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Archaeological Findings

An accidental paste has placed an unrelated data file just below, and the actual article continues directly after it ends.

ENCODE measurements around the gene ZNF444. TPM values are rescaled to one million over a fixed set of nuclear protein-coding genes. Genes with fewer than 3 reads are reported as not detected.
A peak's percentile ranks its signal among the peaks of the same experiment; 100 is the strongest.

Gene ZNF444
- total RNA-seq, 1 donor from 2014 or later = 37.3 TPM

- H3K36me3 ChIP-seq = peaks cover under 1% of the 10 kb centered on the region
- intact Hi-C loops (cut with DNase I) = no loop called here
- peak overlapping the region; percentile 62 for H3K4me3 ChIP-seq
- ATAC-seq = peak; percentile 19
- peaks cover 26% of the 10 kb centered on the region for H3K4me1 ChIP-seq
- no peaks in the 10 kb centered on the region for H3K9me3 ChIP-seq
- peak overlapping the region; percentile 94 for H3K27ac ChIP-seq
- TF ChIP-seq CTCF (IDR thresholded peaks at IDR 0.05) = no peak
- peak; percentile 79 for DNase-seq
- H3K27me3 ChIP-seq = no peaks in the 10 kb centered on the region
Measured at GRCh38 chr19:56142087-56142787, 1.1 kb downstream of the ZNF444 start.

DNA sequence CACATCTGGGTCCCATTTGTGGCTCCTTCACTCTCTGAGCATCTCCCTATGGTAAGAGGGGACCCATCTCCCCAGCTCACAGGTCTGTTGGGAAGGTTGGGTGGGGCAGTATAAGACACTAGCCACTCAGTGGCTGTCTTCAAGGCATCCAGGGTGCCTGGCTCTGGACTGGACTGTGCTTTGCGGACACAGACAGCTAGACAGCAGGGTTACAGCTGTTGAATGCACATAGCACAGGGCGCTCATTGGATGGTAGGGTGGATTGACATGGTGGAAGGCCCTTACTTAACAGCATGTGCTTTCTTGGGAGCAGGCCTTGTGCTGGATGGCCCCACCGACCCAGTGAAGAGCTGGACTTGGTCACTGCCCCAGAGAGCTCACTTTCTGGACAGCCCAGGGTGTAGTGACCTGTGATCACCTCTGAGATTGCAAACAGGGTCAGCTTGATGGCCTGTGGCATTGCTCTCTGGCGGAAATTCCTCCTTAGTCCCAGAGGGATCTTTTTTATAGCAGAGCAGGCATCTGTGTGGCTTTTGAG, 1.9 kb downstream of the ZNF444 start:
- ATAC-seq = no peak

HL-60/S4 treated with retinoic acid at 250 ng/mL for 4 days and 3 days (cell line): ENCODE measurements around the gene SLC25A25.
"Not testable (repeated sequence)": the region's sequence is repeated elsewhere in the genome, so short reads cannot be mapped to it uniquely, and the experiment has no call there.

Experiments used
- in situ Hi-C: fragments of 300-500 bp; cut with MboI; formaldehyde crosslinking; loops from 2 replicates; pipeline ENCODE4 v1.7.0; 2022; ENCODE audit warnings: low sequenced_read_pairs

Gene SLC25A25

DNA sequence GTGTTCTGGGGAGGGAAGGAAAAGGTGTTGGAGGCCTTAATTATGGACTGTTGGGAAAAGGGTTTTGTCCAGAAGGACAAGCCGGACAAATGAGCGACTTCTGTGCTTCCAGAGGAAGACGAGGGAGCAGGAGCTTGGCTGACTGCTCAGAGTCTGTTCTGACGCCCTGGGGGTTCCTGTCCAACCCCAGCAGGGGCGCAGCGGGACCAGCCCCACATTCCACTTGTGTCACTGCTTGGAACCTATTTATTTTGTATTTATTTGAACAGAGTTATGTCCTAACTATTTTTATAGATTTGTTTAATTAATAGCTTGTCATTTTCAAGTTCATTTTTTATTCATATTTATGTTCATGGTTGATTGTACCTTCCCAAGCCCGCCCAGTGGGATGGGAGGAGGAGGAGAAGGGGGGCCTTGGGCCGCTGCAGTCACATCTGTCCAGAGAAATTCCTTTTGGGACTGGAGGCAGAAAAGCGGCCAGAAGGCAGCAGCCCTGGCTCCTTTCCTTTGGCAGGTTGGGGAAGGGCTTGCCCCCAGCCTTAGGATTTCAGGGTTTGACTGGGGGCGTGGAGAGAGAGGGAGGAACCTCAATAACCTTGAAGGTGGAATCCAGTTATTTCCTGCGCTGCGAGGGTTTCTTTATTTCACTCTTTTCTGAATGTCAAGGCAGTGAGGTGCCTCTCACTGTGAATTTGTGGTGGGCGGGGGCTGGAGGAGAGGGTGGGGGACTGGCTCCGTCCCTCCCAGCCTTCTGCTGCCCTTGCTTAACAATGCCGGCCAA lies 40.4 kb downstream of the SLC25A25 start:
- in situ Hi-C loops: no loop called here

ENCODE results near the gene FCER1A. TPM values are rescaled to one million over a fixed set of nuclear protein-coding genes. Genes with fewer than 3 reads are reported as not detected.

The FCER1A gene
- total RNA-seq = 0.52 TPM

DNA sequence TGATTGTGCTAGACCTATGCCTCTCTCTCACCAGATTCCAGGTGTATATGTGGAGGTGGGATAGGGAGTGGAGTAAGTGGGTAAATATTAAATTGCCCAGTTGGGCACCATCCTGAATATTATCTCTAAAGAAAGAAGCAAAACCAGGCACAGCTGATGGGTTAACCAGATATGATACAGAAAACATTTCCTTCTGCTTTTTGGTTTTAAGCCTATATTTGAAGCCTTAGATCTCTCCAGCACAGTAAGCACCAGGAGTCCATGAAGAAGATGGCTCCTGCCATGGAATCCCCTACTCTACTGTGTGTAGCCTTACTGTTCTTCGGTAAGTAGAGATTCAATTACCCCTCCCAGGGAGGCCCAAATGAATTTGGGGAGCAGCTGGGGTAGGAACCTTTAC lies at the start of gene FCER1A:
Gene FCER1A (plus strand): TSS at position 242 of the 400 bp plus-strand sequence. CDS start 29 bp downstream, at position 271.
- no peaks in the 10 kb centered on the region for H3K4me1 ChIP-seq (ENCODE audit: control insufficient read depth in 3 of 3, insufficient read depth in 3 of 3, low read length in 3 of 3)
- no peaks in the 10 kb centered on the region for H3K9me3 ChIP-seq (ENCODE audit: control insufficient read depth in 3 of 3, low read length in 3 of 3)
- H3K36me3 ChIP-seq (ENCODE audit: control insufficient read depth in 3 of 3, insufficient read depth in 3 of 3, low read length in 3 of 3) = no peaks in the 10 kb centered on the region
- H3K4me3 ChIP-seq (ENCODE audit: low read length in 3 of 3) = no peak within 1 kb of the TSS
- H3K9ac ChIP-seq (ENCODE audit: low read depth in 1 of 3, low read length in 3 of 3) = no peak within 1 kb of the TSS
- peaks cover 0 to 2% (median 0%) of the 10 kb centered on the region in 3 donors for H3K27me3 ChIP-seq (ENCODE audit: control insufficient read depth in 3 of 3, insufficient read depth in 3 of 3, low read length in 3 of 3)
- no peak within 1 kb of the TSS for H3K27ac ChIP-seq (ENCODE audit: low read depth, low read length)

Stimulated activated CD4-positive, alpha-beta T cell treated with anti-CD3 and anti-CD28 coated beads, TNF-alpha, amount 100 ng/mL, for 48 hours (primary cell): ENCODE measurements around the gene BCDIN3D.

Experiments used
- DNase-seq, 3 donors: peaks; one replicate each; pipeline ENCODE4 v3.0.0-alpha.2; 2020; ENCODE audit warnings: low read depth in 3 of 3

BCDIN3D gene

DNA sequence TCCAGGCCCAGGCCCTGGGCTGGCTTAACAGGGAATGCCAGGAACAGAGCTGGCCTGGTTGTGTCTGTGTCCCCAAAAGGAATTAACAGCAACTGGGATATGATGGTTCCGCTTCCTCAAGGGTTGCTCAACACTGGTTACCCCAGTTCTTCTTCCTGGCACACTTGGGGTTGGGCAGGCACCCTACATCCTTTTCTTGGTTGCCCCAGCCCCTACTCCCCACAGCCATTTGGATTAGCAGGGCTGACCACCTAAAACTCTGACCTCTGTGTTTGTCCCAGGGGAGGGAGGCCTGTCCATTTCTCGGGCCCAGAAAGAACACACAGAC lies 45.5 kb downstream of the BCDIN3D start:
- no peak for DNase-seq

The Front Street sites (44PY178 and 44PY181) are just north of the Main Street Bridge crossing of the Dan River. The millworkers' houses on these lots were built during the 1890s. Riverside Cotton Mills had erected the first of its complex of mill buildings by 1883. Beginning in 1903, the company expanded its operations outside city and created a formal company-owned village called Schoolfield for some of its workers.Sites 44PY178 and 44PY181 encompass the backyards of several houses built by the local textile mill company at the end of the nineteenth century to house millworkers and their families. Even though the yards were used into the 1950s and beyond, archaeological investigations focused on the 1890s through 1930s, when mill families rented the houses. Both sites are just west of Main Street in North Danville, and both fall within the construction zone of improvements to the Main Street Bridge. Site 44PY178, on the south side of Front Street, includes the former location of a duplex mill house with street numbers 101 and 103 and its backyard, and the backyard of a boarding house that once stood at number 107. Site 44PY181, includes the backyards of two duplexes: numbers 100 and 102, and 104 and 106. The features and artifacts pages summarize what the sites had to offer in these two major categories. Using this information, we were able to interpret many aspects of mill family life in this neighborhood.